For the past couple of years, HTC and Valve’s virtual reality efforts — which produced the HTC Vive in 2015 — have seemed largely interchangeable. But Valve’s SteamVR platform isn’t limited to one manufacturer. Earlier this week, LG and Valve introduced a competing headset with many of the Vive’s features — but a few serious design tweaks.
Currently, LG’s headset is a development kit, which the company says will be going out to developers in the next few weeks. This means that its design isn’t final, although it seems far from a rough first effort. The headset uses a single 3.64-inch LG screen with 2560 x 1440 resolution, or 1280 x 1440 pixels per eye. That’s the same resolution as the Gear VR, and slightly more than the Rift or Vive, which both have 1080 x 1200 per eye. Its field of view is comparable to the Rift and Vive’s 110 degrees. It’s tracked with the same laser “lighthouses” as the Vive, and uses a very similar controller.
The headset’s frame, however, is a lot more like the PlayStation VR. It’s a ring that fits over the forehead and is tightened on the back, similar to a hard hat. A second band around the headset is supposed to balance its weight. While I can’t pin down exactly why, though, it didn’t feel nearly as comfortable as the PlayStation VR, and the screen felt like it was at the wrong distance from my eyes, even after adjustments. It wasn’t even as comfortable as the Vive’s new head strap, which is a vast improvement over its predecessor.
The comfort level seems to be a matter of personal preference, and one developer I spoke to liked the LG headset’s screen distance far more than the Vive’s. But LG says that either way, it could change during the design process. It might also change the audio setup, which is currently a headphone jack stuck somewhat awkwardly on the side of the headset.
Seriously, the visor thing is great
LG’s headset does have one killer feature: you don’t have to take it all the way off to exit VR. The front of the headset actually flips up like a motorcycle helmet visor, completely clearing your field of view. LG isn’t the first to think of this — Lenovo’s upcoming Windows Holographic headset does the same thing. But we haven’t yet tried a working prototype of Lenovo’s product, so we can’t vouch for its overall quality.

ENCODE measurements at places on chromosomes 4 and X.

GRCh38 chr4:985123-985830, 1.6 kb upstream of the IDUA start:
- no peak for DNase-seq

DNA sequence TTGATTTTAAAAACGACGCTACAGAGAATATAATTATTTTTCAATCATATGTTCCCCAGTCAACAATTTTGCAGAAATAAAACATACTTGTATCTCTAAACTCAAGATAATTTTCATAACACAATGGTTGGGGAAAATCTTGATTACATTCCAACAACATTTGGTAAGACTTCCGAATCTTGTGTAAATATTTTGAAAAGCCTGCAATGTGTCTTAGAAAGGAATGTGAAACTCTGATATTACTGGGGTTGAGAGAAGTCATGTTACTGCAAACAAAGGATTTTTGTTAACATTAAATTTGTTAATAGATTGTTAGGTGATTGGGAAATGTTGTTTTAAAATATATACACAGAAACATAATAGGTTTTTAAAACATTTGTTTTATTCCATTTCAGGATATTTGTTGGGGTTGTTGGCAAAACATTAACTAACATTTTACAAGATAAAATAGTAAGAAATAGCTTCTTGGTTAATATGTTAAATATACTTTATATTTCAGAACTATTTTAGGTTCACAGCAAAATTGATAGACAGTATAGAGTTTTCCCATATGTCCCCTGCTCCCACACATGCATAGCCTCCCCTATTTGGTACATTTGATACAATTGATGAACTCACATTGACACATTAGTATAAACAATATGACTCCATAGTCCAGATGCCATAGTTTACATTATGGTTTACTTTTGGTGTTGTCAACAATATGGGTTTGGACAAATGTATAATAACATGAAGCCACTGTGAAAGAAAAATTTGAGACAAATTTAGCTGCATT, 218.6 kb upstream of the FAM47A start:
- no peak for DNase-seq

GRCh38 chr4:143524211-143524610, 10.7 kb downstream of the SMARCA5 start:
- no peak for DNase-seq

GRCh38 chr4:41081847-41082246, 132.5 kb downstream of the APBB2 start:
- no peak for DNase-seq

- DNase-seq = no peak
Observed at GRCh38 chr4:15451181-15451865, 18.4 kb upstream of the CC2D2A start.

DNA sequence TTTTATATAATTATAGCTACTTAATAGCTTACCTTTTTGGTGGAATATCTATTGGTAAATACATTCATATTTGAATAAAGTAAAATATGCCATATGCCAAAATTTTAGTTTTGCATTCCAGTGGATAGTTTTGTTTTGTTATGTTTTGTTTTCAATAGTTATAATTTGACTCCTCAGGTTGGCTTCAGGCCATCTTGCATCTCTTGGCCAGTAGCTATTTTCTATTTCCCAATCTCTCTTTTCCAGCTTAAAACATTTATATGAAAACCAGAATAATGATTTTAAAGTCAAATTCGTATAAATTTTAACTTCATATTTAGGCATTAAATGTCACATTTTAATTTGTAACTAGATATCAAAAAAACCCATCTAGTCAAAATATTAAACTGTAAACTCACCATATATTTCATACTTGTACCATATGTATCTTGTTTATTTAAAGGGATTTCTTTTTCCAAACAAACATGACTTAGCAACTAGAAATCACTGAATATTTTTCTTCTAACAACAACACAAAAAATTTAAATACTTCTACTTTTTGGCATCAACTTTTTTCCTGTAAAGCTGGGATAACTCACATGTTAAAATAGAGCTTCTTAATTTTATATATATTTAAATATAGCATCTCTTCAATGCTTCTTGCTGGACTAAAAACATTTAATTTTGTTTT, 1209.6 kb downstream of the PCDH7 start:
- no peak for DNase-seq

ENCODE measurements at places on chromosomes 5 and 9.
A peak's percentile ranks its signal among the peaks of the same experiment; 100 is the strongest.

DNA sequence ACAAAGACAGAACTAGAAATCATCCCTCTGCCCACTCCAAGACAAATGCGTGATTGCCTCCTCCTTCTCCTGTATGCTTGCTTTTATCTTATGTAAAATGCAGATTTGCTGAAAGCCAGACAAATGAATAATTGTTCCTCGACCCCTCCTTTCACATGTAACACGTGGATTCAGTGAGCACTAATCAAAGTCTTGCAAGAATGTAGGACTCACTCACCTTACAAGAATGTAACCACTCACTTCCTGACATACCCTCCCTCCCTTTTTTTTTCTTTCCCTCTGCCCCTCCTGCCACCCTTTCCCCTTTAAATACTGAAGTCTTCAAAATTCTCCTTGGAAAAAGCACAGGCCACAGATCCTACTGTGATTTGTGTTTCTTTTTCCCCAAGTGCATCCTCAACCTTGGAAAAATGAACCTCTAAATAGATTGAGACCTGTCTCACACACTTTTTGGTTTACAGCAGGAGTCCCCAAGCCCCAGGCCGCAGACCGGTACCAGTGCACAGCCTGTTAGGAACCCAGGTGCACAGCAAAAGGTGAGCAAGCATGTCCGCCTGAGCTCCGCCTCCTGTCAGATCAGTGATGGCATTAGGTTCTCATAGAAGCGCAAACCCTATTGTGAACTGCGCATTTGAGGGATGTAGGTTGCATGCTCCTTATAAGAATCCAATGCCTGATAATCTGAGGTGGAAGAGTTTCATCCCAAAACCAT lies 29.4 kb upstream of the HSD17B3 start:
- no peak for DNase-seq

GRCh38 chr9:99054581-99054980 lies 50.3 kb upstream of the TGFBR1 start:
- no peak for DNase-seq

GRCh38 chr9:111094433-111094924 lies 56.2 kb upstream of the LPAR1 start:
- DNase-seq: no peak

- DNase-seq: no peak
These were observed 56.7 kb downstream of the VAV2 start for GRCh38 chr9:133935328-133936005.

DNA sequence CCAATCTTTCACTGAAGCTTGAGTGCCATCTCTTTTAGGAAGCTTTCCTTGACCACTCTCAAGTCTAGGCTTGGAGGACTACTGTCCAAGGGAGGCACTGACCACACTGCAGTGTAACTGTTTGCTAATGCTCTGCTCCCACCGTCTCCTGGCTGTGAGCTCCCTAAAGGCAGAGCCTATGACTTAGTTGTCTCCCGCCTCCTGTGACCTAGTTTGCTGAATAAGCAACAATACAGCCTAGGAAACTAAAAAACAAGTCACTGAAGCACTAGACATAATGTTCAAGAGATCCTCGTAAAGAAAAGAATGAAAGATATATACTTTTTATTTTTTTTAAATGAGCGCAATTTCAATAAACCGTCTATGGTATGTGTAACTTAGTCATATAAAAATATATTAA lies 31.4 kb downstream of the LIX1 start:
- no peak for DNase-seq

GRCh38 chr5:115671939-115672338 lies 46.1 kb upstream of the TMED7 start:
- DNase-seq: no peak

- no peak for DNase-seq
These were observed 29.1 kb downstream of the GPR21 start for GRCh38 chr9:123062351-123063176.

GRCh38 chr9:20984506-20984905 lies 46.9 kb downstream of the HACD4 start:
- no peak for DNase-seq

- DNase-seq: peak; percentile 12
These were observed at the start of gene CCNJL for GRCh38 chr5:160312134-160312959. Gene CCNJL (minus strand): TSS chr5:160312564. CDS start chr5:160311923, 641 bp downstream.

Like the general hardware design, the controllers are good, but not great. They’ve got the same trackpad as the HTC Vive, which is excellent. The tracking ring at the top is square instead of round, which I was told gives better precision, although this was hard to discern in the demo. The menu buttons have been moved to the top, which means you can’t accidentally hit them with your thumb, like I did constantly with the Vive’s controller at first. (Granted, this problem melted away as I used the Vive more.) The whole thing still feels a little cheap compared to the Vive controllers, but it’s still not bad for a development kit.
It’s a little worrying that a new headset is still using the Vive’s controller design, for one reason: Valve showed off a new, much cooler prototype last fall. Instead of using a somewhat clumsy grip button, that controller can detect when you open and close your hands, and we were hoping it would make an appearance at GDC. But if LG is working around the status quo, it’s possible we won’t see the new version for a while.
Once you’re inside VR, LG’s screen looks no more or less grainy than most high-quality VR headsets. The environments themselves are crisp and responsive, and the lighthouse towers work as well as ever. As with the Vive, there’s a front-facing camera that can presumably show video from the real world, although I didn’t get to try it. Honestly, with the flip-up screen, I might not ever need it.
This isn’t LG’s first foray into VR, and its last attempt — the mobile LG 360 VR — was mediocre. But LG says this is a completely separate effort, and there’s no reason to disbelieve that. Based on my very brief impressions, it could well match the Vive’s quality, putting it at the top of the current headset ecosystem. And both can pull from the same content libraries. For most people, that will mean Steam, but I also used the LG headset with HTC’s Vive app. In an interview earlier this week, Viveport president Rikard Steiber also confirmed that the HTC’s VR app store will not be exclusive to the Vive.
If you have an HTC Vive already, there’s not a pressing reason to replace it with LG’s headset. It’s a variation on the same formula, not a next-generation successor. At the same time, it introduces some more competition into the current ecosystem, and further establishes Valve and HTC as independent players in VR. Also, because I can’t say it enough times: that flip-up screen is great.